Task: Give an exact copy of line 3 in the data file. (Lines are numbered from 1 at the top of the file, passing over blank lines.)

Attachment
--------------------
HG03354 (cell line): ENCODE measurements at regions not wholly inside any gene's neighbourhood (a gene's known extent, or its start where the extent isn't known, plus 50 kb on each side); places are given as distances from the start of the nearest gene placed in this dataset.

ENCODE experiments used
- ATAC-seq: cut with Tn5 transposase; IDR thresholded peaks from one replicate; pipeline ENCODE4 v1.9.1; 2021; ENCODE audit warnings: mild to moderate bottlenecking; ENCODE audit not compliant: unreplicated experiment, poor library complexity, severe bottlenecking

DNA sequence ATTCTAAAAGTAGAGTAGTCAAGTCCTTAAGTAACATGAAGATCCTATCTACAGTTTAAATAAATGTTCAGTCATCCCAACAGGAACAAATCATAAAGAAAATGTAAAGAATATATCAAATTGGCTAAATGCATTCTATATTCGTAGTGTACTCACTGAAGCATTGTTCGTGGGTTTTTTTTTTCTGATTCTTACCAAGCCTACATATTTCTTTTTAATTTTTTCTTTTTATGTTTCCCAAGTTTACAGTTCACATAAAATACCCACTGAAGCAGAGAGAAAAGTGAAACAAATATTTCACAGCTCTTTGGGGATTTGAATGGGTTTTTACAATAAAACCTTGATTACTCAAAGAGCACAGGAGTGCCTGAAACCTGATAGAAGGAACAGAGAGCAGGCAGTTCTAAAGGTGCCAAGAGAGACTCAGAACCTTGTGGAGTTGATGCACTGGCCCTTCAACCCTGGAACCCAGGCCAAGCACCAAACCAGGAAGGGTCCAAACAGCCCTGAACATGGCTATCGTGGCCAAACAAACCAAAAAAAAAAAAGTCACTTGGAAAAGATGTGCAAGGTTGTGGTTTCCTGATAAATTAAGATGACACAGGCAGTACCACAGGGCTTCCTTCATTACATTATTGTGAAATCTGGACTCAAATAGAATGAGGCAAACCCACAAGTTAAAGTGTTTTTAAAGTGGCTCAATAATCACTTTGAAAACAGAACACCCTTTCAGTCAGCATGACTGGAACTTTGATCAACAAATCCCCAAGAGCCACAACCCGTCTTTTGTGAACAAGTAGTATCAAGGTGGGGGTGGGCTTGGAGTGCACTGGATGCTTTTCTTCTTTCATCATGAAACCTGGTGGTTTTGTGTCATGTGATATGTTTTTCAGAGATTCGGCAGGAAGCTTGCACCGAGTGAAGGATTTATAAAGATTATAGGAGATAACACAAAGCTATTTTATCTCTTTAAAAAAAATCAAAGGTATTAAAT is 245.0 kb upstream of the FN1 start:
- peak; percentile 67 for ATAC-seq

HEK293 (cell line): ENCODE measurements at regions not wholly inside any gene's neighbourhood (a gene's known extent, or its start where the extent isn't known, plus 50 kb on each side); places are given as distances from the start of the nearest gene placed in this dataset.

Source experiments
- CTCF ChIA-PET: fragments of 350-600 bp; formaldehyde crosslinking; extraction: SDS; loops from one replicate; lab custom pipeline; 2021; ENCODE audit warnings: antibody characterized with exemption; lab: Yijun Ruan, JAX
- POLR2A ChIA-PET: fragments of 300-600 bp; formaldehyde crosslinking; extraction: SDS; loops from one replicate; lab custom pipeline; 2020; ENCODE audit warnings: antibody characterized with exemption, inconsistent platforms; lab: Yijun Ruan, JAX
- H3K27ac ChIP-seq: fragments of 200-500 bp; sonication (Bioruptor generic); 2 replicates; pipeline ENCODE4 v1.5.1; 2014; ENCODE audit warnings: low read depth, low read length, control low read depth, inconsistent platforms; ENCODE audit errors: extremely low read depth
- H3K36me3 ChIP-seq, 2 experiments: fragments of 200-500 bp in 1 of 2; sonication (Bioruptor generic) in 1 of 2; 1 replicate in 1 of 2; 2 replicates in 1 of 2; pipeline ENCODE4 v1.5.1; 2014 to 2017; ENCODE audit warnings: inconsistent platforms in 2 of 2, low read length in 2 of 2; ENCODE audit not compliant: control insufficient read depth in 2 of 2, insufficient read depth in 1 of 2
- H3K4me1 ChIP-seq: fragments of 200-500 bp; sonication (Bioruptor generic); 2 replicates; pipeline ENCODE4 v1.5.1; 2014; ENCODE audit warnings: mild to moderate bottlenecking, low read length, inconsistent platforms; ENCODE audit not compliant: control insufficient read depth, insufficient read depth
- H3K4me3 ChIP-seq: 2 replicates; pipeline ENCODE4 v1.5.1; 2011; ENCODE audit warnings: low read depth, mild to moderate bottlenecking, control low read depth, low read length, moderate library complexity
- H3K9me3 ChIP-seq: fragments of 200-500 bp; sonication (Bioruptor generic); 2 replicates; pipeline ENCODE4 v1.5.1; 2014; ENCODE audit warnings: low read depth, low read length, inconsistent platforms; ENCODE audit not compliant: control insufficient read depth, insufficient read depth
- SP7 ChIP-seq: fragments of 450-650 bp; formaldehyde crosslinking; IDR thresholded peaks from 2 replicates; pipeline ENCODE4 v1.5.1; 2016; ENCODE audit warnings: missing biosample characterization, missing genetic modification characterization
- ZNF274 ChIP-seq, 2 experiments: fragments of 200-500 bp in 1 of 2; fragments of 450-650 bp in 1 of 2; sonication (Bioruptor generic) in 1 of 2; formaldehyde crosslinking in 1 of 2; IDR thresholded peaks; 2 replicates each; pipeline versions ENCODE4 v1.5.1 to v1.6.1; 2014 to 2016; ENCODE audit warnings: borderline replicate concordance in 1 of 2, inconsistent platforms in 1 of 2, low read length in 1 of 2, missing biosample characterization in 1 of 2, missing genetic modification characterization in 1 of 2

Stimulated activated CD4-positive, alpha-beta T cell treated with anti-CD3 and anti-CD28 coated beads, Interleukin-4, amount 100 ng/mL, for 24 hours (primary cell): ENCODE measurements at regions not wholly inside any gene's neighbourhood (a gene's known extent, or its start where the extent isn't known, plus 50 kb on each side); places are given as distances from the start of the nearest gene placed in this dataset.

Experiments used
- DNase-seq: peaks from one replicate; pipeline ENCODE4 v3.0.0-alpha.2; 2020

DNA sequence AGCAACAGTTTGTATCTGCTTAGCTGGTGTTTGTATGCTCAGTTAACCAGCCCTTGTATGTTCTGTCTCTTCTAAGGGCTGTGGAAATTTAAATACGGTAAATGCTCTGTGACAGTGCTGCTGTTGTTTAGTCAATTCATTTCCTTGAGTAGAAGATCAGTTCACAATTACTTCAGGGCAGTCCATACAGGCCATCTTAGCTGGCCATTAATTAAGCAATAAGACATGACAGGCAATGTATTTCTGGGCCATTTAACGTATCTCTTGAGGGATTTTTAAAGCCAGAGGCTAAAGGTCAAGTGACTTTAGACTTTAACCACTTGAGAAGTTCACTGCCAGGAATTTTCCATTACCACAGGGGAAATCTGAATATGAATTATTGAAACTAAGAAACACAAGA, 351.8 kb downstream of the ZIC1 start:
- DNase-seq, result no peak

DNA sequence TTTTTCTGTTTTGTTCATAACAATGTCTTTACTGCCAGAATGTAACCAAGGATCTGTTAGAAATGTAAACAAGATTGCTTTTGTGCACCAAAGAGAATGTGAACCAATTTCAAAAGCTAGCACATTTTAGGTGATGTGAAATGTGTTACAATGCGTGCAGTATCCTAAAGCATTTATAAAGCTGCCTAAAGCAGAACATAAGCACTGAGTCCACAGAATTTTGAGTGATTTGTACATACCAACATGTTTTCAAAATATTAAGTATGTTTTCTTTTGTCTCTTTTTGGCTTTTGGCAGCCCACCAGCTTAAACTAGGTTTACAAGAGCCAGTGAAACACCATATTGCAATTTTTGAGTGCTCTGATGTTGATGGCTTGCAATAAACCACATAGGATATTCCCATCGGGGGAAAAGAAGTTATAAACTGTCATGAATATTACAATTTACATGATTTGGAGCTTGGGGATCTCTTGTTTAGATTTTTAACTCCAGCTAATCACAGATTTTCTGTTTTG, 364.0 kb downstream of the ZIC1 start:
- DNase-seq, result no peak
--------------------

- ATAC-seq: cut with Tn5 transposase; IDR thresholded peaks from one replicate; pipeline ENCODE4 v1.9.1; 2021; ENCODE audit warnings: mild to moderate bottlenecking; ENCODE audit not compliant: unreplicated experiment, poor library complexity, severe bottlenecking